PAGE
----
It was originally sold by a man named Jim Humble, who claims that MMS can be used to successfully treat AIDS, hepatitis A,B and C, malaria, herpes, TB, most cancer and many more of mankind’s worse diseases. He even goes so far as to claim that 5,000,000 people have used MMS and that “hundreds of thousands” of lives have been saved. Unfortunately, it appears that for this function Jim Humble uses more concentrated MMS—a lot more concentrated. More horrifically, Humble bestows his “blessings” on poor people in Third World countries like Haiti, treating them like this:
We gotta give him just enough [industrial bleaching agent] that he don’t get sick but he’s on the edge of getting sick! So we’ve got to keep him just on the very edge and therefore it’s pretty intense for cancer, he needs to take it 4/5 times a day, small amounts instead of a big batch.
When people leave here they really know how to use MMS for all things, skin diseases of all kinds, colon problems, how to regenerate the liver, how to treat brain cancers, how to treat babies and pregnant women, and how to treat animals from mice to elephants. You will be personally taking MMS while here, spraying your skin with powerful solutions of MMS (but won’t hurt you), spraying others’ skin and hair. You will learn to use sprays, baths, IV solutions, MMS gas, soak the feet, and most importantly, the new protocols that in the country of Malawi have cured more than 800 people of HIV plus 40 cancer cases, 50 of feet and leg numbness, 3 heart disease cases, 13 diabetes cases, and many other diseases and problems.
Yes, you read it right. Jim Humble likes to go down to Haiti and the Dominican Republic and subject the poor there to industrial bleach. And, if you scroll down this page, you’ll see something very interesting indeed. It’s Adam Abraham himself in the Dominican Republic interviewing a woman named Tammy, who is described as working “at the only dedicated MMS help desk.” No wonder Abraham likes Daniel Smith. No wonder he likes him a lot. In fact, Abraham likes him so much that he can’t resist throwing in the Nazi extermination of Jews, gypsies, and homosexuals in castigating the government for prosecuting Smith and touts anecdotes of healing of brain cancers as proof that MMS works. It’s all very tiresome and predictable, in particular the rants against the FDA and the utter lack of scientific evidence supporting either the efficacy (or even the plausibility) of using “detoxified chlorine dioxide.”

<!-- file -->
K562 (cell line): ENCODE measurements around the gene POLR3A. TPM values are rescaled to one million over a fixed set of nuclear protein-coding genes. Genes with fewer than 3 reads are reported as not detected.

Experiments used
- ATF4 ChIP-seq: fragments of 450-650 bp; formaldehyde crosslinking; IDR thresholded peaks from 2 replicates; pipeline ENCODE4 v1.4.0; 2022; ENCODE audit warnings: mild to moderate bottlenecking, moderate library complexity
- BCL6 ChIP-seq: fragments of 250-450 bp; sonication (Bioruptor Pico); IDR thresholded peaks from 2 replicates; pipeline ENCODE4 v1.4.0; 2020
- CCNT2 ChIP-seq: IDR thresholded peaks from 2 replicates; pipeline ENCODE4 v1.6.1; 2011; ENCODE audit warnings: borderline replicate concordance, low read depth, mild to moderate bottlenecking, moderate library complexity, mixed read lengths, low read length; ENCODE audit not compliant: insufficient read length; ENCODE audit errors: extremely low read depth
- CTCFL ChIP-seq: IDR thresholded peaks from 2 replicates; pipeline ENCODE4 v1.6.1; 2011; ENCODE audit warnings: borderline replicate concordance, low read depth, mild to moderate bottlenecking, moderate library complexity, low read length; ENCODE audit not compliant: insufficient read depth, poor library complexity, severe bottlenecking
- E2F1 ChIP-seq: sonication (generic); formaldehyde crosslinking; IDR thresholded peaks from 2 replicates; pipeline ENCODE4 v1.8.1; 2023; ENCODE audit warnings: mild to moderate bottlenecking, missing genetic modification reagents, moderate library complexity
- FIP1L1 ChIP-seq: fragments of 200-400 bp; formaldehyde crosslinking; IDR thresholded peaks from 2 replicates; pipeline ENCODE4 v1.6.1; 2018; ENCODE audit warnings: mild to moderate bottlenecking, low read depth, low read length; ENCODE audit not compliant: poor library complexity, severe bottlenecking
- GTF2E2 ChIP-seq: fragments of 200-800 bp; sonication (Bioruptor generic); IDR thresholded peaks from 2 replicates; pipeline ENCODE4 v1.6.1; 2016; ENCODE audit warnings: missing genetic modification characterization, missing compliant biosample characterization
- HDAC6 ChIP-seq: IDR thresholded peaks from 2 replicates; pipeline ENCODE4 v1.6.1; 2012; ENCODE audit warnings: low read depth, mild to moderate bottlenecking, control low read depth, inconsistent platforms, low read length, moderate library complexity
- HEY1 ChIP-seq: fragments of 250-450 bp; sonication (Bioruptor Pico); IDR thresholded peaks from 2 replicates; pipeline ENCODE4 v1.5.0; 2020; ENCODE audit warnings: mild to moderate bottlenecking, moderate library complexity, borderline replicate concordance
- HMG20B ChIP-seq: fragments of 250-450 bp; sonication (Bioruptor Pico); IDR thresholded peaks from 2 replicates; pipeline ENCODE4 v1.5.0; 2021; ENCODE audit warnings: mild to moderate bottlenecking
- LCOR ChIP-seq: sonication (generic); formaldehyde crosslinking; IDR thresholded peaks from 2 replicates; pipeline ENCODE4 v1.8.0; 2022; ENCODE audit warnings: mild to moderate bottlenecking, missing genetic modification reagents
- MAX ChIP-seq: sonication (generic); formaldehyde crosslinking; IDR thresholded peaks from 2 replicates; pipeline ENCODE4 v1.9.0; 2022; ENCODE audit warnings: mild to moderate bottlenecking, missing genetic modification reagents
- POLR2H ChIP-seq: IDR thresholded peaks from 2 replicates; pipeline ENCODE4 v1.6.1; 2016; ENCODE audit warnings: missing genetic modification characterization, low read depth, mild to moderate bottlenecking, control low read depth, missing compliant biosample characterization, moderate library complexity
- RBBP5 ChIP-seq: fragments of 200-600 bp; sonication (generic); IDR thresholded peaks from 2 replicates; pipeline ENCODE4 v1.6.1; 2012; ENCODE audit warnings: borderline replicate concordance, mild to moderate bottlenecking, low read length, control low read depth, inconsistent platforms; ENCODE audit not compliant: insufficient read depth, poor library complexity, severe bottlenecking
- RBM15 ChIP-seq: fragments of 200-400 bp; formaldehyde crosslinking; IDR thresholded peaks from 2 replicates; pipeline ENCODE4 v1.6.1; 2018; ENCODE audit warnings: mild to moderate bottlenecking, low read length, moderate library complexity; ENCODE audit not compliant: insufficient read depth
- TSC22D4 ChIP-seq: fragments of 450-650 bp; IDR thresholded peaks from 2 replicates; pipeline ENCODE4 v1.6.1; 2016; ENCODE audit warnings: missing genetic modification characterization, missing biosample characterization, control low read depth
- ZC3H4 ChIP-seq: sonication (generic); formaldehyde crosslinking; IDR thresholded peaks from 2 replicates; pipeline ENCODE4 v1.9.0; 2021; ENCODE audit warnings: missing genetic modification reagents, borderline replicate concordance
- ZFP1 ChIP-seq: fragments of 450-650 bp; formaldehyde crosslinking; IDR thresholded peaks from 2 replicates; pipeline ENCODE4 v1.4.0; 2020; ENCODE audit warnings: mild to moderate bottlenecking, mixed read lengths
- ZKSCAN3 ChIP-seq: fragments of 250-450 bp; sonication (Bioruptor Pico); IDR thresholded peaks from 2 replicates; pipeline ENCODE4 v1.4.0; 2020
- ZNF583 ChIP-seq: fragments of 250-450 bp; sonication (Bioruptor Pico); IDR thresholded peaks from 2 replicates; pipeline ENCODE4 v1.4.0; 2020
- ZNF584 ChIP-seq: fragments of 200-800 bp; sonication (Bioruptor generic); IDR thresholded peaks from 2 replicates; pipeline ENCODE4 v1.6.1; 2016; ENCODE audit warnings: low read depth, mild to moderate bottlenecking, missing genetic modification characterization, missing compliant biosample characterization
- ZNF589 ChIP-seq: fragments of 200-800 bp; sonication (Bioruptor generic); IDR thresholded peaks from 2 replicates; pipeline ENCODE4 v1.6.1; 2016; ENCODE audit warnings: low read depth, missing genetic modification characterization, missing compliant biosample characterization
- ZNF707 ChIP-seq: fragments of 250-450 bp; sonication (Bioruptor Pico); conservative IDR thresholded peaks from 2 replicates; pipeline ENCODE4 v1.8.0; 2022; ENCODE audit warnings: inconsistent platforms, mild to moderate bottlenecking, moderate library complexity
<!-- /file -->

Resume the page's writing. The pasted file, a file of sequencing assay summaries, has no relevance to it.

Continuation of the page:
The FDA, predictably, takes a dim view of Smith’s and Humble’s activities, as well it should. In particular, it has tried to stop Smith from selling and promoting MMS.
So what we have here is a man supporting the use of what is in essence industrial strength bleach lecturing me on what is scientific and what is not. Abraham notes that I became aware of the Genome Healing Conference through a flyer I saw when i was in Scottsdale attending the annual meeting of the American Society of Breast Surgeons. To bolster his pharma shill attack, he notes that some of the companies there sell things like a “Personalized Breast Cancer Genomic Profile,” prosthetics for breast reconstruction, the OncoType DX assay (which I’ve written about before; just type it in the search box above), and others. Based on this, Abraham mocks breast surgeons in general and me in particular while denying that’s what he’s doing:
This is by no means an attempt to mock breast surgeons, or attack the profession. It does, however, give you a glimpse into the training and mindset of Orac, and why the notion of Genome Healing, in the absence of any actual research on his own (which would put him at odds to his profession and its conventions of thinking), is viewed with such skepticism and derision.
I always find it amusing how quackery supporters like Abraham seem to think that it’s not possible to recognize that something like Genome Healing is utterly ridiculous without doing detailed research. Let’s just put it this way: Any second year college biology student or first year medical student would recognize, based on the general knowledge of genetics that they’ve been taught, that “Genome Healing” is pretty much as ridiculous as homeopathy. The reason “Genome Healing” is “at odds with my profession and its conventions of thinking” is not because my profession is dogmatic, but because from a scientific standpoint Genome Healing is the purest quackery. It has no basis in science, no scientific or clinical studies to show that it is even feasible, and no clinical evidence to show that it works. He believes it because…well, he believes it. Yet he has the chutzpah to label me as being the passive mark, believing whatever the powers that be in medicine tell me to be true. Pot, kettle, black, anyone?